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Employees Don’t Want ‘All or Nothing’ When It Comes to Guaranteed Lifetime Income
Eighty-one percent of respondents to a survey indicate they are at least somewhat likely to prefer a retirement plan that substitutes guaranteed income for safe investments such as bonds.
Calling All DC Plan Sponsors
This holiday season, PLANSPONSOR is very thankful for the support of our readers. Each year, we invest thousands of hours toward delivering to you the editorial coverage, newsletters, events, and research you need to be a successful plan sponsor.

One particular project that plays a critical role in this success is our annual survey of defined contribution plan sponsors—the DC Survey—which gathers data on plan design trends. All respondents receive a complimentary Industry Plan Benchmarking Report—based on survey results—in January 2022. All responses are confidential and will never be shared individually with any third-party.

If you have not yet completed the 2021 survey, we ask that you set aside some time this week to respond. The deadline was recently extended through 11/30. Your support of this initiative is greatly appreciated! Simply download our 1-page “cheat sheet” and enter your response here. 
Most Read
2021 DC Plan Benchmarking Survey
Data and Research
Working Past Age 65 May Seem Like a Great Idea …
Data and Research
2022 Retirement Industry Trends to Follow
Economic Events
Existing-home sales increased in October, marking two straight months of growth, according to the National Association of Realtors. Two of the four major U.S. regions saw month-over-month sales climb, one region reported a drop and the fourth area held steady in October. On a year-over-year basis, each region witnessed sales decrease. Total existing-home sales, completed transactions that include single-family homes, townhomes, condominiums and co-ops, rose 0.8% from September to a seasonally adjusted annual rate of 6.34 million in October. Sales fell 5.8% from a year ago (6.73 million in October 2020).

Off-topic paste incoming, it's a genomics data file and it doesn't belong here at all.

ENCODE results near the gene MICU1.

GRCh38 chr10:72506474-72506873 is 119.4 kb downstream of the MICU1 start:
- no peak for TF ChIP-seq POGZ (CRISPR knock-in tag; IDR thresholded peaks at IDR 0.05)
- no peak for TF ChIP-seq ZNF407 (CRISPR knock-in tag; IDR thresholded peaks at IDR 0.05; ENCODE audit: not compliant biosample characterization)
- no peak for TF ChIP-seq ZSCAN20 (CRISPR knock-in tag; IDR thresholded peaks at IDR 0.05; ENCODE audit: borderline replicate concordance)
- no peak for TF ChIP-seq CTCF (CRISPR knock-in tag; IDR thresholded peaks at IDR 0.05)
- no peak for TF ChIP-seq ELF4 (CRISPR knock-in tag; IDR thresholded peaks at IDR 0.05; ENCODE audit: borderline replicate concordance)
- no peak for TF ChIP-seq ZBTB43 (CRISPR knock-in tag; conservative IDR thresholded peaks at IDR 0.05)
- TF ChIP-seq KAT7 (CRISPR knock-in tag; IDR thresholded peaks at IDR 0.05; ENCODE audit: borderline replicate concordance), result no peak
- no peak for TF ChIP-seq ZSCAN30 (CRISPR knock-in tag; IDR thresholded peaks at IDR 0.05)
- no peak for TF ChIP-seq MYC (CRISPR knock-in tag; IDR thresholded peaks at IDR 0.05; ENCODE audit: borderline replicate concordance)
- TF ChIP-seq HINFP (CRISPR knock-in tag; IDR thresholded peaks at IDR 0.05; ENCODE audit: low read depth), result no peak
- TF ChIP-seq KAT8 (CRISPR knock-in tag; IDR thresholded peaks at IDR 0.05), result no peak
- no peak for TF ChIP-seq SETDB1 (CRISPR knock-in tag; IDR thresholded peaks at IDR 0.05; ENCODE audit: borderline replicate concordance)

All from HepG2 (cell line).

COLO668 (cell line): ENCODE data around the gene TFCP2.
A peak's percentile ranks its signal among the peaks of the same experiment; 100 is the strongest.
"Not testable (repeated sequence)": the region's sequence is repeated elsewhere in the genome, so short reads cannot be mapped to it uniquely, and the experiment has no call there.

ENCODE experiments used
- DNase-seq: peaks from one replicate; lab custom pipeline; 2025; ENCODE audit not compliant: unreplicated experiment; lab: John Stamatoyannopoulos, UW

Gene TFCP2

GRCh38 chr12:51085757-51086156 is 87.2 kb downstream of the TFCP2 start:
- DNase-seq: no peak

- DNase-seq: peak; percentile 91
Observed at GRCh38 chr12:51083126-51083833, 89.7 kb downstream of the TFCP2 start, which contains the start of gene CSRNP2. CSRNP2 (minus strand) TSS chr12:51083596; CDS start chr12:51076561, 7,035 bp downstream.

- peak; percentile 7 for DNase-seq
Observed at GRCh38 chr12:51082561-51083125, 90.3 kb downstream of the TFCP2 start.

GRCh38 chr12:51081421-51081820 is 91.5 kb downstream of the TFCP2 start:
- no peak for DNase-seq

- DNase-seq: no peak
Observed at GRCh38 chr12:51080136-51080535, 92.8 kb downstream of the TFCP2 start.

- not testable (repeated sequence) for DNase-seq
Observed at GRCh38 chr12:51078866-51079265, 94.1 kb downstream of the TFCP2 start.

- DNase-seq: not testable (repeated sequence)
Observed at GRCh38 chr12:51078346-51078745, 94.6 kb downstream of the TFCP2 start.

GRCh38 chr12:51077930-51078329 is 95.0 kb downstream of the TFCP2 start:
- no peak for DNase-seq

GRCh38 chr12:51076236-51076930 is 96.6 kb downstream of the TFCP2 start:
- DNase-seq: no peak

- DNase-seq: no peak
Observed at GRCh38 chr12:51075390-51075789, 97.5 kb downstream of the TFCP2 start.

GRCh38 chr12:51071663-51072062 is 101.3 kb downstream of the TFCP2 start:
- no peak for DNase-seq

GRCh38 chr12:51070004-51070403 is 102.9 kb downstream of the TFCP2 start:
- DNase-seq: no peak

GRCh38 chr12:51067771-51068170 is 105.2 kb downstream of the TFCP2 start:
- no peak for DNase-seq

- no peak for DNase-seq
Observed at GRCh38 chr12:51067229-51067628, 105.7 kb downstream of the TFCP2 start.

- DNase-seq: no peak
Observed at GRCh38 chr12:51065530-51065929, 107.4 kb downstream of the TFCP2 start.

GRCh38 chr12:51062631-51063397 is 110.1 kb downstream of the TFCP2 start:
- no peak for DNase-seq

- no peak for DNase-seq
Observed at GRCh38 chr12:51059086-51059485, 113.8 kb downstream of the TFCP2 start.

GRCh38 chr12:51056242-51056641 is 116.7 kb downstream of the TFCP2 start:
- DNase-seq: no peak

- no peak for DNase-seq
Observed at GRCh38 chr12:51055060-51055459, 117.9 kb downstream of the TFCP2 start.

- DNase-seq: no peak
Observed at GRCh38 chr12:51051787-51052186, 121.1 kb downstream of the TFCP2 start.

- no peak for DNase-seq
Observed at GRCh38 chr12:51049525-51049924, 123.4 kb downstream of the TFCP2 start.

Market Mirror
Yesterday, the Dow was up 17.27 points (0.05%) at 35,619.25, the Nasdaq fell 202.68 points (1.26%) to 15,854.76, and the S&P 500 decreased 15.02 points (0.32%) to 4,682.94. The Russell 2000 closed 11.81 points (0.50%) lower at 2,331.35, and the Wilshire 5000 lost 291.16 points (0.60%) to finish at 48,302.44.

The price of the 10-year Treasury note decreased 29/32, bringing its yield up to 1.631%. The price of the 30-year Treasury bond fell 1 25/32, increasing its yield to 1.973%.
SEC Proposes Rule to Increase Securities-Lending Market Transparency
The Dodd–Frank Act mandated that the agency increase transparency regarding the loaning or borrowing of securities for brokers, dealers and investors.
Tailored Benefits Can Help Ease Turnover Concerns
The vast majority of employees say they would feel more invested in staying with their employer if it offered tailored financial benefits that meet their evolving needs.
Small Talk
ON THIS DATE: In 1889, the first jukebox made its debut in San Francisco, at the Palais Royale Saloon. In 1936, the first issue of the pictorial magazine Life was published. In 1963, the first episode of the British science-fiction television series Doctor Who aired, and the show became a landmark of British popular culture. In 1964, in Fort Lauderdale, Florida, the International Swimming Hall of Fame was founded. In 1990, British author Roald Dahl—who was best known for his children’s books, which included James and the Giant Peach (1961) and Charlie and the Chocolate Factory (1964)—died in Oxford, England. In 1991, the Sacramento Kings ended the NBA’s longest road losing streak at 43 games.
TUESDAY TRIVIA: How are Thanksgiving and TV dinners connected?
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